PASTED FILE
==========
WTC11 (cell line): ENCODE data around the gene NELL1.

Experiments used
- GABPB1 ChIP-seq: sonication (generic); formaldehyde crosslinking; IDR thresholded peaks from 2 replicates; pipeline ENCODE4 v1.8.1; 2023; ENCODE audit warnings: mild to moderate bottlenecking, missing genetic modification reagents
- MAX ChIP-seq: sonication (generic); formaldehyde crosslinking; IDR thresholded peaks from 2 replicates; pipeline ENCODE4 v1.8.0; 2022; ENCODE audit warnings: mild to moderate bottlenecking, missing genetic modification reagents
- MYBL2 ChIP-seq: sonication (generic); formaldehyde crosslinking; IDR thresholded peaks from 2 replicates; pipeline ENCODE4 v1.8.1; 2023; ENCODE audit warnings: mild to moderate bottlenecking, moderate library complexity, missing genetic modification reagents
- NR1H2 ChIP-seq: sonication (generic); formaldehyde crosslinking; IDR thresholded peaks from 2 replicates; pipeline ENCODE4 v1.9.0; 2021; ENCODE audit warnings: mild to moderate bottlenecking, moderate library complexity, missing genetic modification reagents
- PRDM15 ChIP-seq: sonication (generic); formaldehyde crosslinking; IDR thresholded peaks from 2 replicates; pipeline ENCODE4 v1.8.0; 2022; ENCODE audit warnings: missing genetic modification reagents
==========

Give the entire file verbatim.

WTC11 (cell line): ENCODE data around the gene NELL1.

Experiments used
- GABPB1 ChIP-seq: sonication (generic); formaldehyde crosslinking; IDR thresholded peaks from 2 replicates; pipeline ENCODE4 v1.8.1; 2023; ENCODE audit warnings: mild to moderate bottlenecking, missing genetic modification reagents
- MAX ChIP-seq: sonication (generic); formaldehyde crosslinking; IDR thresholded peaks from 2 replicates; pipeline ENCODE4 v1.8.0; 2022; ENCODE audit warnings: mild to moderate bottlenecking, missing genetic modification reagents
- MYBL2 ChIP-seq: sonication (generic); formaldehyde crosslinking; IDR thresholded peaks from 2 replicates; pipeline ENCODE4 v1.8.1; 2023; ENCODE audit warnings: mild to moderate bottlenecking, moderate library complexity, missing genetic modification reagents
- NR1H2 ChIP-seq: sonication (generic); formaldehyde crosslinking; IDR thresholded peaks from 2 replicates; pipeline ENCODE4 v1.9.0; 2021; ENCODE audit warnings: mild to moderate bottlenecking, moderate library complexity, missing genetic modification reagents
- PRDM15 ChIP-seq: sonication (generic); formaldehyde crosslinking; IDR thresholded peaks from 2 replicates; pipeline ENCODE4 v1.8.0; 2022; ENCODE audit warnings: missing genetic modification reagents